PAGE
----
St. Vincent‘s Annie Clark returned to her hometown of Marfa, Texas where she discussed the cocktail of kinetic energy and fear that drove her towards music, as well as the high stakes that keep pushing her as a performer, in a short documentary for Nowness directed by Alan Del Rio Ortiz.
Ortiz, who has been documenting St. Vincent on tour for years, captured the musician as she barreled down a dirt road in a rental car and explored her small patch of the vast Lone Star State. “Texas is just home,” Clark mused. “And out here you can just exist, which is sometimes sort of scary — that you can just be here.”
That fear, Clark added, was often the product of untapped kinetic energy, which she eventually directed towards making music. “I just have a compulsion, I have a drive, I have something that compels me forward to keep making music and doing the thing that makes me, ultimately, the happiest,” she said.
To that end, the short features stunning footage of St. Vincent onstage, but one of its most intriguing moments is Clark warbling “The Star Spangled Banner” at a local baseball game. Even then, there’s some semblance of the emotional exchange between artist and audience that Clark loves most about performing.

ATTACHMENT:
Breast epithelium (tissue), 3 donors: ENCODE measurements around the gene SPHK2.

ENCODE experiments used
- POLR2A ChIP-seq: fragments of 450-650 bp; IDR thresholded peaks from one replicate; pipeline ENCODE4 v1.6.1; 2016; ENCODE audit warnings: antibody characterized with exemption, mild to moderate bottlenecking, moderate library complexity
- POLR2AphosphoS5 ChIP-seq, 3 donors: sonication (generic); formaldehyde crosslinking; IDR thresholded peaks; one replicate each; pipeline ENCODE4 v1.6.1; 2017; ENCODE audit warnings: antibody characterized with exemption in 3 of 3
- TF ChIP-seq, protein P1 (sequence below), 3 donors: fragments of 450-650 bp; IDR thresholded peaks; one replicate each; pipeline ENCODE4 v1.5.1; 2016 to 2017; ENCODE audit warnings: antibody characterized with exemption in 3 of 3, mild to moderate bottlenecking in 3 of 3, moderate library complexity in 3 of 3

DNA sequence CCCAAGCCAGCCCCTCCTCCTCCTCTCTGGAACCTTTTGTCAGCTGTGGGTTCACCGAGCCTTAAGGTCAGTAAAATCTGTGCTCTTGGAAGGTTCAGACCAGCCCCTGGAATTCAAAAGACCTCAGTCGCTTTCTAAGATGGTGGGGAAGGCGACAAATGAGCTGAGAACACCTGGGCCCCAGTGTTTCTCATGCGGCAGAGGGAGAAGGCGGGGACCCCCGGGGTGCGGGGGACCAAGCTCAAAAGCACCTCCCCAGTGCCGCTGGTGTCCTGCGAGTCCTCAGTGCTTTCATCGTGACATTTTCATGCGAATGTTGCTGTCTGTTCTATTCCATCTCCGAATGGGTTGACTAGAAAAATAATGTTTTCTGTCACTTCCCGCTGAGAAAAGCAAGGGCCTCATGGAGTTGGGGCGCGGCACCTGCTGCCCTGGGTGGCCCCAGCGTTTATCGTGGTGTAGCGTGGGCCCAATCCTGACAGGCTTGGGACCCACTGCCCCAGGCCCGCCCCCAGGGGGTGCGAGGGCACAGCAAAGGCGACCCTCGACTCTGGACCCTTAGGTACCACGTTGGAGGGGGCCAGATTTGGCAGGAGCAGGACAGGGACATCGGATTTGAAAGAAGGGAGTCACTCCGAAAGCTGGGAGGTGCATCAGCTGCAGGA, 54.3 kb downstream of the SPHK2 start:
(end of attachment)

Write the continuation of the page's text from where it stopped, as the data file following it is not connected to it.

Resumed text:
“You’re holding on for dear life and you have nothing and everything to lose,” Clark said. “It’s nice when there are high stakes, in any kind of art. It’s nice when you feel like it’s do or die and it’s so real, it’s so human, it’s so in the moment that it’s just the best thing.”
St. Vincent recently wrapped the final leg of her Digital Witness tour, which launched in February 2014 around the release of her self-titled fourth LP. The album went on to win the 2015 Grammy for Best Alternative Music Album, beating efforts by Arcade Fire and Jack White.
“The question is always ‘Alternative to what?'” Clark told Rolling Stone after the win. “But I think they added this award in response to the Seattle bands of the early-Nineties — and that’s a great legacy to follow.”